Chinese, Russian and Ethiopian restaurants have been reviewed by me on another site that I write for, The Trainee Chef. More to come from this new venture!
Read my review below of the best “Chinese” restaurants in Shanghai, or click the link
The first thing that struck me on arriving in Shanghai three years ago and eating out was that everything I had thought about Chinese cuisine (or eaten) was in fact likely to have been based on a fabrication.
My favourite dim sum place on the high street back home? The local noodle shop? Firstly, they’re likely to be specifically Cantonese or Singaporean food, not “Chinese” and secondly, they’re likely have been adapted and adulterated to suit local tastes. After all, the Chinese have been in London since Shakespeare’s time, and in America since the late 1800s; and of course the cultural revolution of the 1980s saw vast numbers leaving mainland China to set up business throughout the rest of the world.
“Chinese food” is a bit like saying “western food”. And like that, there’s more to it than just dumplings and noodles. But this is being covered by the rest of the team throughout the month on the site, so I will stick to my task: identifying the best restaurants in Shanghai that explore the flavour of the rest of China.
Lost Heaven (Shanghai, Beijing)
Often the first port of call for out of town guests when being introduced to “Chinese” food, Lost Heaven specialises in Yunnan cuisine. Filled with rich earthy flavours and cleansing spices, it’s close in many ways to Tibetan, Burmese or Thai foods, using as it does, lime, lemongrass, red chilli and coriander. But it’s the variety of mushrooms, the use of tea as an ingredient and combination of mountain flavours that really set Yunnan dishes apart from the rest of the world.
Set in an atmospheric, beautiful dimly lit lane house in the French Concession, Lost Heaven’s presentation is part temple, part lounge bar, and presents itself as one of the best date nights you could ask for. Aside from exotic cuisine, it also serves outstanding cocktails. Their signature drinks blending, gin and purer tea, or lemongrass, chilli and vodka, are the best.
So, what should you eat?
Burmese Tea Leaf salad is an outstanding dish with, yes tea, but also shredded cabbage, fish sauce, peanuts, and something else… salty, crunchy bits that derive from lentils. We have asked on many occasions, but there doesn’t seem to be a known English translation. That’s part of the charm of Lost Heaven, and indeed eating out in China – you never quite know what you’re getting!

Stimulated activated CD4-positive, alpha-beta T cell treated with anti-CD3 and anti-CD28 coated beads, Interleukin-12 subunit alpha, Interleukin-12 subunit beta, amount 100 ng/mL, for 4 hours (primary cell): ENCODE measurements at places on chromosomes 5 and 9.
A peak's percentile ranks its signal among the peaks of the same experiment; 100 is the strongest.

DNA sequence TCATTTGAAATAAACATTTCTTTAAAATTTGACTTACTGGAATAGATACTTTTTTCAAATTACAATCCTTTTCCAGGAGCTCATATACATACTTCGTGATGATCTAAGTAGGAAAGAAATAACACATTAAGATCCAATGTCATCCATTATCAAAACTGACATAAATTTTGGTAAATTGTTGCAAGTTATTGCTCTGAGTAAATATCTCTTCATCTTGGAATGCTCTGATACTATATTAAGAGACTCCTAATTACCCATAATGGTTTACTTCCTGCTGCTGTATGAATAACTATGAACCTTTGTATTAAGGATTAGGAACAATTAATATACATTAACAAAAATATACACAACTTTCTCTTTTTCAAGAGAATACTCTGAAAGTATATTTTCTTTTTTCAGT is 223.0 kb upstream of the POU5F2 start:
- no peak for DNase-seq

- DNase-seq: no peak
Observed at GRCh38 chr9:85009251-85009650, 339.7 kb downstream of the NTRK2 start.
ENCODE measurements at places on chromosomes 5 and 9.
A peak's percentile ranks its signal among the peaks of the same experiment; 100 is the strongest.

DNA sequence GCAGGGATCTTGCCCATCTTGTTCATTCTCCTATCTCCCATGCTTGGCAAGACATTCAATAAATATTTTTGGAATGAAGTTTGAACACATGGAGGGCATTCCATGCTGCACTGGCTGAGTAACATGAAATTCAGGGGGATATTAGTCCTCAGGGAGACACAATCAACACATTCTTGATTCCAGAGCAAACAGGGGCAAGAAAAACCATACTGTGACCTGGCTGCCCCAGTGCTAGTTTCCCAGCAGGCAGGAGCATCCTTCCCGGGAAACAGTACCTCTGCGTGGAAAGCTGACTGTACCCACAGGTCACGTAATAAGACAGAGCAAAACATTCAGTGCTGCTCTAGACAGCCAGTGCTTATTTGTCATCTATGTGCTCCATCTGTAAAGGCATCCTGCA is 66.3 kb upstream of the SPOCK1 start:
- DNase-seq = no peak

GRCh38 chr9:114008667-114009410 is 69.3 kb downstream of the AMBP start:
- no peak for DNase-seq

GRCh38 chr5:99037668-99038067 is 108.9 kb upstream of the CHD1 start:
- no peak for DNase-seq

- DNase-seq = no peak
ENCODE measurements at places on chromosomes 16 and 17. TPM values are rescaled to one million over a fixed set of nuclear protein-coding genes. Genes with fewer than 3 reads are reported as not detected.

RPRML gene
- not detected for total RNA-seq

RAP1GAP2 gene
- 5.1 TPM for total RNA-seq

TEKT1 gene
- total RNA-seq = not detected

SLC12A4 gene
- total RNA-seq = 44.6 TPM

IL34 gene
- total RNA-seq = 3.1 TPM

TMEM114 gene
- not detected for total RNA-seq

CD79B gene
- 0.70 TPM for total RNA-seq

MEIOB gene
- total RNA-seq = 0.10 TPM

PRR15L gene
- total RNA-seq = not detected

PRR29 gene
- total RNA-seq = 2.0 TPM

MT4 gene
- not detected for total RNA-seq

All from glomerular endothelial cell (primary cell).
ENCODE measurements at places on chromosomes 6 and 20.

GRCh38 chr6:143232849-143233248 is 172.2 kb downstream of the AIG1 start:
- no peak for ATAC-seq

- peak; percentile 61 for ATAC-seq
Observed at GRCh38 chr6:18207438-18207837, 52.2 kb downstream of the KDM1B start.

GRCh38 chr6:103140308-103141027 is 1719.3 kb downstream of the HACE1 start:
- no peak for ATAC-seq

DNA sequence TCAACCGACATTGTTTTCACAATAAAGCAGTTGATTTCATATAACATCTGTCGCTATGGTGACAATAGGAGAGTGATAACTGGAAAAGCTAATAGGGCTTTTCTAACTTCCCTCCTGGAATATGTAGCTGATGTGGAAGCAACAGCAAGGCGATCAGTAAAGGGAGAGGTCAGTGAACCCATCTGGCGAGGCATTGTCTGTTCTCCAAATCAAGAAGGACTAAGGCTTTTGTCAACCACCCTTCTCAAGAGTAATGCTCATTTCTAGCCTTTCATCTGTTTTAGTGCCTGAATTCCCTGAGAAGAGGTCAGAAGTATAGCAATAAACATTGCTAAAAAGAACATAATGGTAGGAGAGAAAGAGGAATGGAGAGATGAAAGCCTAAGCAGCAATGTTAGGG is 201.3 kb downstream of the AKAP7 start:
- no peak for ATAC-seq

Da Li style Chicken is a crispy, citrus skinned, red pepper and green onion coated dish, complimented with garlic and ginger. It may sound like something from your local, but it’s the subtlety that sets it apart, surprising you as it does with the depth of flavour.
Reservations are a must (there are two locations in Shanghai and one in Beijing, but below is my favourite venue)
Phone – 0086 (0) 21 6433 5126
Address – 38 Gaoyou Lu, near Fuxing Xi Lu 高邮路38号, 近复兴西路
Price – mid to high
Di Shui Dong (Shanghai)
There is one reason to place this local, low key, relatively cheap restaurant as one of the best in the whole of China: the ribs.
I know people who have hand-carried them back from China to share with old China hands now living back West. I personally have ordered a delivery of them only to place a second order before the first had even arrived at my house. And if those personal recommendations are not enough, CNN Traveller has them as number 19 on the list of 50 reasons why Shanghai is the world’s number 1 city. Yep.
These ribs are not appetisers. These are juicy, meaty, spicy, cumin coated, grab with both hands (and stock pile on your plate before they get taken), falling off the bone bad boys. Worth the trip to Shanghai alone.
Phone – 0086 (0) 21 6253 2689
Address – 2/F, 56 Maoming Nan Lu, near Changle Lu 茂名南路56号2楼, 近长乐路
Price – cheap
(here’s a recipe for those who want to give them a go at home:http://dadinnerblog.wordpress.com/2010/07/11/shanghai-food-hunan-cumin-ribs-di-shui-dongg-style/)
More Turkik or Arab in style than what you might have thought possible of Chinese foods, Xibo serves Xinjiang cuisine. Xinjiang people live mainly in the northwest of China, bordering and taking influence from Russia, Mongolia, Kazakhstan, Pakistan, Afghanistan, Tibet and Qinghai. It was the entry point of the Silk Road into China and as you might expect remains an incredible collision of cultures, foods and commerce.
Famed for their spicy lamb chops, fried bread and home made yoghurt, Xibo serves a finer, fresh style of Xinjiang food than anywhere else, catering for a more sophisticated palate. Mind you, it’s not Michelin cuisine by any stretch. They balance grilled meats with considered vegetable dishes such as delicate pumpkin dumplings and aubergine and pepper salad, and the moreish green bean and minced lamb crepes.
Phone – 0086 (0) 21 5403 8330
Address – 3/F, 83 Changshu Lu, near Julu Lu 常熟路83号3楼, 近巨鹿路
Price – cheap to mid